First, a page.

Tuesday, October 20, 2020

LOST: It Wasn't Purgatory, Season 2, Episode 8, Collision

On-Island Events: The survivors' experiences during Ana Lucia's shooting of Shannon are replayed. Sayid attempts to charge Ana Lucia but Eko intervenes and stops him. Ana Lucia threatens the group; the survivors are confused by her overreaction. After she demands Sayid be tied to the tree, she agrees to let him go if Michael brings her ammunition and other supplies from the beach camp. Eko defies Ana Lucia and insists on returning Sawyer to the group on the beach.

As Hurley, Charlie, and Kate play golf on the beach, Jack joins in the game and offers advice. Later, as Jack and Kate search for Jack's ball in the jungle they come across Eko carrying Sawyer. In the hatch, Jack tends to Sawyer while Locke and Eko get to know each other.

Jack determines that Sawyer's infection has spread to his bloodstream; Kate helps administer antibiotics. The rest of the tail section admits to Ana Lucia they no longer trust her judgement and leave her with Sayid as they continue to the beach. Michael eventually makes it back to the hatch and explains to Locke and Jack what has happened. Eko intervenes and offers to take Jack to Ana Lucia, whose name Jack instantly recognizes. 

While waiting in the jungle, Ana Lucia confesses to Sayid that she was shot while serving as a police officer before the plane crashed on the island. Sayid appears interested and asks questions but Ana Lucia refuses to discuss anything further and decides instead to release him. Jin leads the tail section to the beach camp where he reunites with Sun and Bernard reunites with Rose. Eko leads Jack to the jungle where he finds Ana Lucia and appears to be sympathetic.

Flashbacks: Ana Lucia speaks with a therapist who reinstates her as a police officer. When she returns, her captain who is also her mother, assigns her to an evidence position behind a desk but relents when Ana Lucia demands a vehicle assignment. After responding to a domestic abuse call with her partner, Ana Lucia overreacts and threatens the suspect with her firearm. 

Later, Ana Lucia's mother asks her to identify a man in custody who the team believes is the man who shot her; she refuses. Instead, Ana Lucia tracks the man to a bar where she follows him to his car and shoots him after announcing, "I was pregnant."

Greater Meaning: There's something familiar yet troubling about Ana Lucia and the way she goes about problem-solving, both on and off the island. Early in the episode when Libby and Bernard are asking her about her plan, Sayid (from the tree) explains that she has no plan, only her guilt. After demanding that Michael provide her with survival gear, Libby argues with Ana Lucia, insisting that she can't just live in the jungle, all alone. Ana Lucia replies, "I'm already alone."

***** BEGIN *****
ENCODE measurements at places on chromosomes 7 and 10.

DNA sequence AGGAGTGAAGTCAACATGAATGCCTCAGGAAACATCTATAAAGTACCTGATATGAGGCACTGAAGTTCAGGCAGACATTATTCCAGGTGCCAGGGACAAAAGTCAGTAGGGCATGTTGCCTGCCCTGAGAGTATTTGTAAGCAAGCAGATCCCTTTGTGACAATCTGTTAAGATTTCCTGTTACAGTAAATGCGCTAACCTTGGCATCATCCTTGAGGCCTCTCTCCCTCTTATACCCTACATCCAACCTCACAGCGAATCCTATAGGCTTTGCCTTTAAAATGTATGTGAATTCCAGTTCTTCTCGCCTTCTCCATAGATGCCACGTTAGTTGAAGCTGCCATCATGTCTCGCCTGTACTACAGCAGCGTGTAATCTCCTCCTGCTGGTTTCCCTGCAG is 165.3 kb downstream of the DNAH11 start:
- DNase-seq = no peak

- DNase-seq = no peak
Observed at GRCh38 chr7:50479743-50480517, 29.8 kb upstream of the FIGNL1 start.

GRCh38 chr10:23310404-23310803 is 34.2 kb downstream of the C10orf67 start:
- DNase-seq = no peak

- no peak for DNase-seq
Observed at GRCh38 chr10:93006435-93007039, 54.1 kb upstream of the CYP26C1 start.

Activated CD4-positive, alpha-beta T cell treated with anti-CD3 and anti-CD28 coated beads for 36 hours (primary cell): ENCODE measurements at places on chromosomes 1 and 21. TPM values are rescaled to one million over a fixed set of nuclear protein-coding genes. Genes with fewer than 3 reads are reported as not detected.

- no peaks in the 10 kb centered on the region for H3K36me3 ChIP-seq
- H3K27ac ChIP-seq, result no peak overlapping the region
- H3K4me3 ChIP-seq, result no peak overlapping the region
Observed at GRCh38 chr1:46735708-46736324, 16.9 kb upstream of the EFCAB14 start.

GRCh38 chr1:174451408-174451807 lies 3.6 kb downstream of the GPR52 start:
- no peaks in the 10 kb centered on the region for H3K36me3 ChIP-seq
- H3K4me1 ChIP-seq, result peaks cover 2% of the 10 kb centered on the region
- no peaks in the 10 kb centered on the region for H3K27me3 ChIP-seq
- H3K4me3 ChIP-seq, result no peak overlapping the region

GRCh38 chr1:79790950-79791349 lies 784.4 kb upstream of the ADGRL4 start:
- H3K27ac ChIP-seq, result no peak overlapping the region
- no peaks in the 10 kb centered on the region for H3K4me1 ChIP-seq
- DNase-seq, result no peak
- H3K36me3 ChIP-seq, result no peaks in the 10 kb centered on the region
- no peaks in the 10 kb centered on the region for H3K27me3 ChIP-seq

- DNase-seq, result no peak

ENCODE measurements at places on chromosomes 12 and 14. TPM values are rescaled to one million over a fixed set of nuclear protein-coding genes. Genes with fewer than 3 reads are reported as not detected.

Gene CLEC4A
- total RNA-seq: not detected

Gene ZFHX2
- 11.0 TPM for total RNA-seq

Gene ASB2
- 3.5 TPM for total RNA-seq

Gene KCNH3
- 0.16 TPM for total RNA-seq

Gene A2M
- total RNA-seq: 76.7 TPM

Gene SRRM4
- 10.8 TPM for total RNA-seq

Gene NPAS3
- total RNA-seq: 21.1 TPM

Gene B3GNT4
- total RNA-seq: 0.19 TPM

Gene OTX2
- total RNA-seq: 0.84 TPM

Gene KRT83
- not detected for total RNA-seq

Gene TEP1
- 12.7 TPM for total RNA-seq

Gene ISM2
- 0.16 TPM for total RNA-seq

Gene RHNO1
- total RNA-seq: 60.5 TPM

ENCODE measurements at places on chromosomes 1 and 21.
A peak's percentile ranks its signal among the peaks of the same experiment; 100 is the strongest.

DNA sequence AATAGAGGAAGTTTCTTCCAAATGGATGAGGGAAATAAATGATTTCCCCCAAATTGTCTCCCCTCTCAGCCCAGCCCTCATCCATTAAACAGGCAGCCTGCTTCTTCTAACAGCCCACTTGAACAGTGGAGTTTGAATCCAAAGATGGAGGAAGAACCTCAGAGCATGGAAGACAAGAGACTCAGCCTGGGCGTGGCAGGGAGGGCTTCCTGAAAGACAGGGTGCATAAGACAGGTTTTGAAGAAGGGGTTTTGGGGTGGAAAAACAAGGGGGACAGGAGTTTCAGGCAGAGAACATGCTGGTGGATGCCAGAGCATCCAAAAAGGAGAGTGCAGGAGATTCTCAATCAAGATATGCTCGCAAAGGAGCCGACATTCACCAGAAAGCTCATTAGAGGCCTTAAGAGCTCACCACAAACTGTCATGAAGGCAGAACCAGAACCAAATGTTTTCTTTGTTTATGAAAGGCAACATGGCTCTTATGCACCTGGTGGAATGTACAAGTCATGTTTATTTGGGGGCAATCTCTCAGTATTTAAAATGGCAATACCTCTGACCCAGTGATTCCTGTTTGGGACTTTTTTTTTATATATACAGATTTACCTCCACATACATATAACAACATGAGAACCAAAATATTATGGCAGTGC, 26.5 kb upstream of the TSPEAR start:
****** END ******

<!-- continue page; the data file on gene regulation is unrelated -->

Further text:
After being shot, Ana Lucia is alone in her grief over losing her baby (Danny, the boyfriend has since split), she chooses to seek revenge, alone, and is presumably repeating the process in the aftermath of her accidental shooting of Shannon despite having the support of the people she's been leading on the island. She expects Sayid to be unable to forgive her, as she herself would be unable to forgive in a similar situation. In a lot of ways, Ana Lucia seems to be using the shooting to rid herself of the support and sense of community she had with Eko, Bernard, and Libby just as she shunned the support of her fellow police officers and mother after she was shot and lost her baby. Was being a leader too much for her? Or did the issues from her past finally become too much, spurred by an accidental act of violence that came from a place of desire to protect the vulnerable (just like the overreaction with the woman/baby/domestic abuser on the first police call after her reinstatement)?

Who else has experienced a combination of guilt and stubborn solitude in a leadership role? Jack still carries the guilt of Christian Shephard's death, which has presented sometimes as sadness, other times as obsessive-compulsive anger, and he often rejects the support of the group when dealing with his own issues. For these reasons, Jack's acceptance of Ana Lucia suggests at most, a desire to help someone similar to himself (symbolically helping himself or "fathering" Ana Lucia in a way he needed to be fathered by Christian) and at the very least, the acknowledgement that he agrees that he and Ana Lucia are similar or perhaps kindred spirits on the island.

Further Questions:

1. Will Jack allow Ana Lucia to join the beach camp?
2. Will Sayid ever forgive Ana Lucia?
3. Will Michael find Walt?
4. Will Sawyer be okay?